9 Ways Coaches Can Prevent Bullying
Unfortunately, bullying is not uncommon. Over 70% of teens report seeing some kind of bullying in their schools, and 30% admit to having taken part in bullying.
Defined as intentionally using verbal or physical means to intimidate or harm, more simply bullying is repeatedly hurting someone else’s body or feelings on purpose. Recent events at schools in New Jersey, Oklahoma, and Pennsylvania remind us that bullying and hazing remain serious concerns in the world of youth sport.
As a coach, you are one of the single biggest influences in your athletes’ lives. In many ways, ending bullying behavior begins and ends with you. Here are nine ways to both prevent and stop bullying on your team:
- Be an anti-bullying role model. Coaches can be a strong deterrent to bullying if they make it clear they are firmly against it. Your relationship with your players matter, and athletes who report having a good relationship with their coach are less likely to engage in antisocial behavior such as bullying.
- Encourage players to report bullying and create an environment at the start of your season that does not condone it. Discuss bullying and make sure you are there to supervise your players’ unstructured time (when bullying often occurs) during practices and games.
- Have open discussions. Talking about what is acceptable and unacceptable behavior on and off the field is an important part of reducing bullying. For example, discuss the difference between being aggressive during the game and using that aggression outside of practice and competition with the intention to harm.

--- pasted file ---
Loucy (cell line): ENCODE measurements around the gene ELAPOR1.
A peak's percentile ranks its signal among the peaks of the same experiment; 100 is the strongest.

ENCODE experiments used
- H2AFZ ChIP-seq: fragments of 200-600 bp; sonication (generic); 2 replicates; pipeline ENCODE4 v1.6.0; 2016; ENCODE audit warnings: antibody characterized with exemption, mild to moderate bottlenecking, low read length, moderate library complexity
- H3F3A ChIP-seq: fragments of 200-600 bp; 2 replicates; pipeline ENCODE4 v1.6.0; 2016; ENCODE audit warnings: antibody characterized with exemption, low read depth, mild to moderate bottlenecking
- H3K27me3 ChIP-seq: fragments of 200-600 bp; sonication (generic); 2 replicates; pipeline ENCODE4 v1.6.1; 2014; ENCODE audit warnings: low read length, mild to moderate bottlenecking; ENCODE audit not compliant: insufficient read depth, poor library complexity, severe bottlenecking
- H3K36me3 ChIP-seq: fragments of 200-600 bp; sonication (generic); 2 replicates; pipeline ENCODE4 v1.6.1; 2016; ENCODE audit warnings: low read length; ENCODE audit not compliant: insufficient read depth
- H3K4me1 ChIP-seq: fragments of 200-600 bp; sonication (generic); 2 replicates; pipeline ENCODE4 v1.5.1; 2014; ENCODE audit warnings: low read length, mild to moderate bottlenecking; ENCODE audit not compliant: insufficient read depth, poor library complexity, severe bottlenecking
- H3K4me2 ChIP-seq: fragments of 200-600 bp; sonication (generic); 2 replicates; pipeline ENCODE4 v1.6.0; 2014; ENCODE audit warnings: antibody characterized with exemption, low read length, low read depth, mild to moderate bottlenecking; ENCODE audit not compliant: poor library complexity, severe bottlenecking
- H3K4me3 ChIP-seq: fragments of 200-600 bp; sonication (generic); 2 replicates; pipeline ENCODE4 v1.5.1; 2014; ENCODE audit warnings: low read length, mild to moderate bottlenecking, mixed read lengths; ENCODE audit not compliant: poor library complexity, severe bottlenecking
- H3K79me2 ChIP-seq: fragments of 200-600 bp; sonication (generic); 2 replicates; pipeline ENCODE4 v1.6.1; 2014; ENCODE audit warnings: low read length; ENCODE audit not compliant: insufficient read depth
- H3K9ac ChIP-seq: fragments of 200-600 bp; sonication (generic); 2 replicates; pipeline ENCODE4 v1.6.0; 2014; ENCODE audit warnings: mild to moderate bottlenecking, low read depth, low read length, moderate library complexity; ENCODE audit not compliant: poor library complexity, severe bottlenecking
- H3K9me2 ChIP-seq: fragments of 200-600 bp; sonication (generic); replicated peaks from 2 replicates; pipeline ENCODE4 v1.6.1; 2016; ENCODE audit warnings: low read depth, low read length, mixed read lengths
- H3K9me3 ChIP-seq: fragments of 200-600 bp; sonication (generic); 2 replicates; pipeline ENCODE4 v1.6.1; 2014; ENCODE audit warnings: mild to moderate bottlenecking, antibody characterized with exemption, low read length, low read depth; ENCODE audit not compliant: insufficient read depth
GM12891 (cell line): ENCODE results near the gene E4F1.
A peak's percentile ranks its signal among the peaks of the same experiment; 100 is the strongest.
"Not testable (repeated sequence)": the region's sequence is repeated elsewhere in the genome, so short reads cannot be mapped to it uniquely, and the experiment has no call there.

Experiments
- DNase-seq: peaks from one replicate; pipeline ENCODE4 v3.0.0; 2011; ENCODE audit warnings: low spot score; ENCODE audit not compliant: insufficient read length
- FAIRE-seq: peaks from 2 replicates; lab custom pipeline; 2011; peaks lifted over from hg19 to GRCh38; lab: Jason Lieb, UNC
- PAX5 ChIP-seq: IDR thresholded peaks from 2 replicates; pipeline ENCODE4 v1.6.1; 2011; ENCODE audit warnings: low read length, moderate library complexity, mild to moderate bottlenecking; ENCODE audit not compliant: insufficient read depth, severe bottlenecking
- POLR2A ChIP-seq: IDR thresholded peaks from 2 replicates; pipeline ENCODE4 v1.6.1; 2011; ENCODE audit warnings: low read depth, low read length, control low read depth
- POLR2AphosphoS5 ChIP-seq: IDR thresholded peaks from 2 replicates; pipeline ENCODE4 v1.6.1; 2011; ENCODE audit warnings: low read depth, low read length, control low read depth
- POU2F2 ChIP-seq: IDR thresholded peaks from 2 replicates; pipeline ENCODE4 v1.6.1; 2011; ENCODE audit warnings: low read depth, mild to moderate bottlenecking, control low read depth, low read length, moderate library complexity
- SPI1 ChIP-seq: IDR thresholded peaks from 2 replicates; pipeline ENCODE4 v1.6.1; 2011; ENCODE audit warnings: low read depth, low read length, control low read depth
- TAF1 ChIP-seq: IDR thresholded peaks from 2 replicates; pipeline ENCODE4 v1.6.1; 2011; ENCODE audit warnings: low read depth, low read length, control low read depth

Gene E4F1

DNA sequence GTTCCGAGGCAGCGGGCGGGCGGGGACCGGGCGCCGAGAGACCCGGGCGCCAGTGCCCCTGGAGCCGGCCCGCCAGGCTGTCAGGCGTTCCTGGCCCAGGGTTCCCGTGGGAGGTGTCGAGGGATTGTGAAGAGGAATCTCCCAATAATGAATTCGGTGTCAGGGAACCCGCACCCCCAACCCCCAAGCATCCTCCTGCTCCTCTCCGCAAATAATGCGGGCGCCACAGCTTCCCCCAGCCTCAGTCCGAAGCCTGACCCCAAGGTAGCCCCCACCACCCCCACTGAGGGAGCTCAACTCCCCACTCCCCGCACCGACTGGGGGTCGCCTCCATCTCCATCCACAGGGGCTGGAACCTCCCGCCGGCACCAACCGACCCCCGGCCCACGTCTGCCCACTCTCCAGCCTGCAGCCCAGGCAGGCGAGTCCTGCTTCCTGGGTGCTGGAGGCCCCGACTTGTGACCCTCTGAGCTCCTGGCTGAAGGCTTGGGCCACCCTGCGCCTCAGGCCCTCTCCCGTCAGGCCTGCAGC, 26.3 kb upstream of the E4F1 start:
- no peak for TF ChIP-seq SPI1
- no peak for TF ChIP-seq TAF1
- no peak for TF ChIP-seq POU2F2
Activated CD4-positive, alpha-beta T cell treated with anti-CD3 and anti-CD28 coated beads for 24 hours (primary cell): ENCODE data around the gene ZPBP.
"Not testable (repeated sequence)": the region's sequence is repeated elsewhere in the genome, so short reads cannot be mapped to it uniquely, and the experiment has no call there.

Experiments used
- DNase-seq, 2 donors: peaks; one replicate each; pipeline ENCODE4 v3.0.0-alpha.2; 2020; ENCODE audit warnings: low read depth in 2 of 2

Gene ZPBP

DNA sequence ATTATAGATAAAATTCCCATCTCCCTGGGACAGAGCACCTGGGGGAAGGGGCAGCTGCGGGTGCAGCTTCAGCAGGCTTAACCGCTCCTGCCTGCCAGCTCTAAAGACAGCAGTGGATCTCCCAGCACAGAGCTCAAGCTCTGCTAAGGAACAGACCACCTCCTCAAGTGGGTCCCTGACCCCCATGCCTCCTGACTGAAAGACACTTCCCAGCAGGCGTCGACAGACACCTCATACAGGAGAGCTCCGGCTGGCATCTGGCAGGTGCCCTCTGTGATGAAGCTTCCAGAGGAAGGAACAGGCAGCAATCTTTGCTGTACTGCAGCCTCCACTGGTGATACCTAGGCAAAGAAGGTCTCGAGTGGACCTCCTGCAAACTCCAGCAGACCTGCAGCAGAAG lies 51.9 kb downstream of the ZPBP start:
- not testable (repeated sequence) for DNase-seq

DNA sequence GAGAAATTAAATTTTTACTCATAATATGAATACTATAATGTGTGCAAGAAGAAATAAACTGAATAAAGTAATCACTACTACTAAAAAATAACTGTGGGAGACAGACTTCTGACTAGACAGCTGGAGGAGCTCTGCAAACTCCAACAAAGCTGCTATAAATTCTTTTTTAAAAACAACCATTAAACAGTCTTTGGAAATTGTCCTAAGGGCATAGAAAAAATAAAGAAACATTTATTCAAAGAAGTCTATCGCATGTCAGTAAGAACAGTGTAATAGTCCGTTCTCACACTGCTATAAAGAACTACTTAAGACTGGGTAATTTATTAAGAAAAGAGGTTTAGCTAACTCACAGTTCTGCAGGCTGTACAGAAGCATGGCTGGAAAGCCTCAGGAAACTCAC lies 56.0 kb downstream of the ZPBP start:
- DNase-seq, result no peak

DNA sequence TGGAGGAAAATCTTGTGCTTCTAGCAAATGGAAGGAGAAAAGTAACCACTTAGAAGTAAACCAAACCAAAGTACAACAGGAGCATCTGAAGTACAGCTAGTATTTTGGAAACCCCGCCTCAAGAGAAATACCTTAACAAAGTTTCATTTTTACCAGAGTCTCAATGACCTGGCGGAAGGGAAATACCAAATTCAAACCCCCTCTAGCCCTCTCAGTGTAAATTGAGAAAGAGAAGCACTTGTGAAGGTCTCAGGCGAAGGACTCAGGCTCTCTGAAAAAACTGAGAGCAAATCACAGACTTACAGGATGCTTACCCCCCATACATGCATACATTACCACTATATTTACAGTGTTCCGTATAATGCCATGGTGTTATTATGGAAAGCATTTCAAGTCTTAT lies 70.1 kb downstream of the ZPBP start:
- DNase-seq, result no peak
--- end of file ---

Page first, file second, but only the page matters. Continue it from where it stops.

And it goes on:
- Clearly state the punishment for bullying. Be clear about the procedure that will be followed if bullying occurs (e.g. “If you bully, the punishment will be…”). Be particularly aware not to inadvertently blame the victim for being bullied.
- Identify the origin of the bullying. Coaches should take the time to identify the sources of bullying to help diminish reactionary behavior, such as retaliating against the bully. As a coach, you should help the victim find constructive ways to respond to the bully and remind them to always report incidents instead of retaliating.
- Keep your players’ attention. Supervising athletes closely and providing them clear goals can help reduce the frequency of negative interactions. Increased supervision during unstructured play is essential to prevent and reduce bullying, as this is the time in which most bullying occurs.
- Protect all athletes equally. Coaches and teachers tend to be more vigilant in protecting overweight victims against bullying, but make sure you look after and support all athletes equally.
- Break up cliques. Research shows that strong cliques within teams can lead to strong bullying and antisocial behavior toward other teammates. Emphasize the team as a whole over subgroups to maintain a positive and healthy team dynamic.
- Don’t encourage harmful behavior. Do not teach or condone aggressive behavior (such as slashing or head butting) on the field, as it can result in aggressive behavior off the field. Minimize retaliation against a team that is playing dirty by having your players channel their anger into more productive actions within the game.
Remember that as a coach, you are in the most influential position to prevent and stop bullying on your team. Take the time to educate your players on unacceptable behavior and clearly explain the consequences for bullying.
TrueSport gratefully acknowledges the assistance of our sport bullying experts, Dr. Amy L. Baltzell and Dr. Melissa Holt, who compiled this information.